I am always fascinated how proponents of certain viewpoints will do just about anything to prevent opposing viewpoints from being heard. Why is that? I think the answer is clear. It’s because their viewpoint is weak, and the logic of an opposing viewpoint will expose its weaknesses and cause people to doubt its veracity.
Case in point: the theory of evolution. All kinds of pro-evolution groups will do anything to prevent alternative viewpoints from being taught in the schools. Some have even opposed the teaching that evolution is a theory – even though that’s exactly what it is. Below is an article along those lines:
TALLAHASSEE - It’s not about letting religion creep into science classrooms, Sen. Ronda Storms insisted. It’s about protecting the rights of students and teachers who don’t agree with the science behind Darwinian evolution, the Republican from Valrico argued before the Senate’s pre-k through 12 education committee voted 4-1 Wednesday to approve the bill. Despite her argument, religion kept coming up anyway, as Storms pressed for her “academic freedom” act. Her bill would allow public school teachers to present science-based alternatives to Darwin’s theory of evolution, a theory written into Florida’s curriculum standards and one that is held as a fundamental concept of biology by most members of the science community. Although professors spoke in opposition to the bill and a representative from the American Civil Liberties Union said it would open the door to teaching creationism, the committee voted to move the bill forward. “Evolution will still be taught as a matter of law. This bill does not undo the current standard,” Storms said. She added, “It’s interesting for me to note that the only folks who brought up religion today have been those in opposition.” A debate about evolution has been swirling in the Capitol since last month, when the state Board of Education adopted the state’s new science standards, which mandated teaching evolution. Activists persuaded the board to qualify evolution as a “theory,” but the board did not write in any special provision for teaching alternative beliefs. (from The Media Roundup, an e-newsletter © The Interfaith Alliance Foundation; 4/1/08)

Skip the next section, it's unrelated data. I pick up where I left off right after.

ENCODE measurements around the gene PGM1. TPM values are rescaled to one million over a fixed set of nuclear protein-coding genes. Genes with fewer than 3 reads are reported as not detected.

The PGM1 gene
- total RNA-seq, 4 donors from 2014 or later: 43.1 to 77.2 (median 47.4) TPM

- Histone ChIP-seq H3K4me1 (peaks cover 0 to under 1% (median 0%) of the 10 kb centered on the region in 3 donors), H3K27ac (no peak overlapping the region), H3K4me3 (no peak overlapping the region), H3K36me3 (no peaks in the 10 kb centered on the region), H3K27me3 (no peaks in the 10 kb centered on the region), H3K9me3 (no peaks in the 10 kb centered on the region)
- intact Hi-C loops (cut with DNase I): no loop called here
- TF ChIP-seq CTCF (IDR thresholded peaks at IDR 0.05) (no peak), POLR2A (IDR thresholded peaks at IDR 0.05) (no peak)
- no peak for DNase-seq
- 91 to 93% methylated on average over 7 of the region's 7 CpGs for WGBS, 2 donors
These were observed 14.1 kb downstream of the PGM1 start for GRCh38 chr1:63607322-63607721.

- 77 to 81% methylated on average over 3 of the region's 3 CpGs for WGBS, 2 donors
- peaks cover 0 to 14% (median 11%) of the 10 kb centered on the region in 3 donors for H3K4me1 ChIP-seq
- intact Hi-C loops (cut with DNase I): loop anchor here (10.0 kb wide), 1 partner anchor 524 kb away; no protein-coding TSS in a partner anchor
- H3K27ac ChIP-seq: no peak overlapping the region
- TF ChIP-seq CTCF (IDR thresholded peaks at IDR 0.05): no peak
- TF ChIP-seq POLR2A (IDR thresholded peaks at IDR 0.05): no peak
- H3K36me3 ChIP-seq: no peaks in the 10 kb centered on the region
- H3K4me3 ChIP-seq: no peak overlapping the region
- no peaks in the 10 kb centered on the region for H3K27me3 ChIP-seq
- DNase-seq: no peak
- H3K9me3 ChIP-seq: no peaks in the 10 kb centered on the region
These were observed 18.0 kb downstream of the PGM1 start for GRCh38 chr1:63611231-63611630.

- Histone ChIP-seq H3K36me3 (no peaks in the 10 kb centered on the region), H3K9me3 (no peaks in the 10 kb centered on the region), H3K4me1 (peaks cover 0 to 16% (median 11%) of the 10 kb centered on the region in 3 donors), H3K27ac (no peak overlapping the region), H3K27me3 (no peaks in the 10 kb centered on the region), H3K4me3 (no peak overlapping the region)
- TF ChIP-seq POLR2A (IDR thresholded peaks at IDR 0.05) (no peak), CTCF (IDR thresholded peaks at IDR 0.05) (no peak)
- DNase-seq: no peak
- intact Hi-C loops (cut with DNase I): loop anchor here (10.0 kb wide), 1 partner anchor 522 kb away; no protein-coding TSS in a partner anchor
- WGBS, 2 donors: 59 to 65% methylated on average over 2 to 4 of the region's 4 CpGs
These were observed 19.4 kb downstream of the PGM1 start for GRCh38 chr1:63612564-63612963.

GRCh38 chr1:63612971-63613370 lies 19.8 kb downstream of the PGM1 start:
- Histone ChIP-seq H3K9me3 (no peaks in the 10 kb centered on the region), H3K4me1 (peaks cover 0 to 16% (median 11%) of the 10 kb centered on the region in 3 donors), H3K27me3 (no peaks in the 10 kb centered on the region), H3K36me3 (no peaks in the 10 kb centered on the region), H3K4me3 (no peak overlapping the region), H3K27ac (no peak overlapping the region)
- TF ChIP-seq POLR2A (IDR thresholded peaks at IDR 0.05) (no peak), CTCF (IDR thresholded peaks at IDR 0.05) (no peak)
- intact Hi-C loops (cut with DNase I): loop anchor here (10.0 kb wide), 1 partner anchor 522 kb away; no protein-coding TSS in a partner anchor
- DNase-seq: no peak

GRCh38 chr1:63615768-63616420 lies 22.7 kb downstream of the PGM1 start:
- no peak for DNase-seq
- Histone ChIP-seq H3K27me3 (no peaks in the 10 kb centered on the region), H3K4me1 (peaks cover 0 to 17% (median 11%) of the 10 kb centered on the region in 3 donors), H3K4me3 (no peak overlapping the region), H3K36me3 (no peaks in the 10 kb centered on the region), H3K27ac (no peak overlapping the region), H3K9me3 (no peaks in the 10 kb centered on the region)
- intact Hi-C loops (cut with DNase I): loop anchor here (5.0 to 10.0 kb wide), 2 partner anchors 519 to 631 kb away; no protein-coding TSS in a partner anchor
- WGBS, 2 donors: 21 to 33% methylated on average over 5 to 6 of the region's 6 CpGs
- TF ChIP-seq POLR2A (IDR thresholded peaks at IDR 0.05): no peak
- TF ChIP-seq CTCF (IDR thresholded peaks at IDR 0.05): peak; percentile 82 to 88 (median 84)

My point is that if Darwinism is true and provable by the scientific evidence, then what are they afraid of? Why not allow alternative scientific theories to be presented, especially since evolution is still a theory, not a Law of Nature? The reason is that Darwinism is unproven, the fossil record is very incomplete, and no transitional species have been found. Adaptation within a species is clearly observable, but evolution from one species into another isn’t. Their argument that we see evolution at work in microbes is false. Yes, viruses mutate, but that isn’t the same as higher-level species evolving into another species, such as a land-based animal evolving into a dolphin. The dolphin was clearly designed for an aquatic-based environment. What would a transitional animal have looked like? A fish with legs? Such a transitional creature probably couldn’t have survived because it was “neither fish nor fowl.”
More on suppression of alternative views in a future post.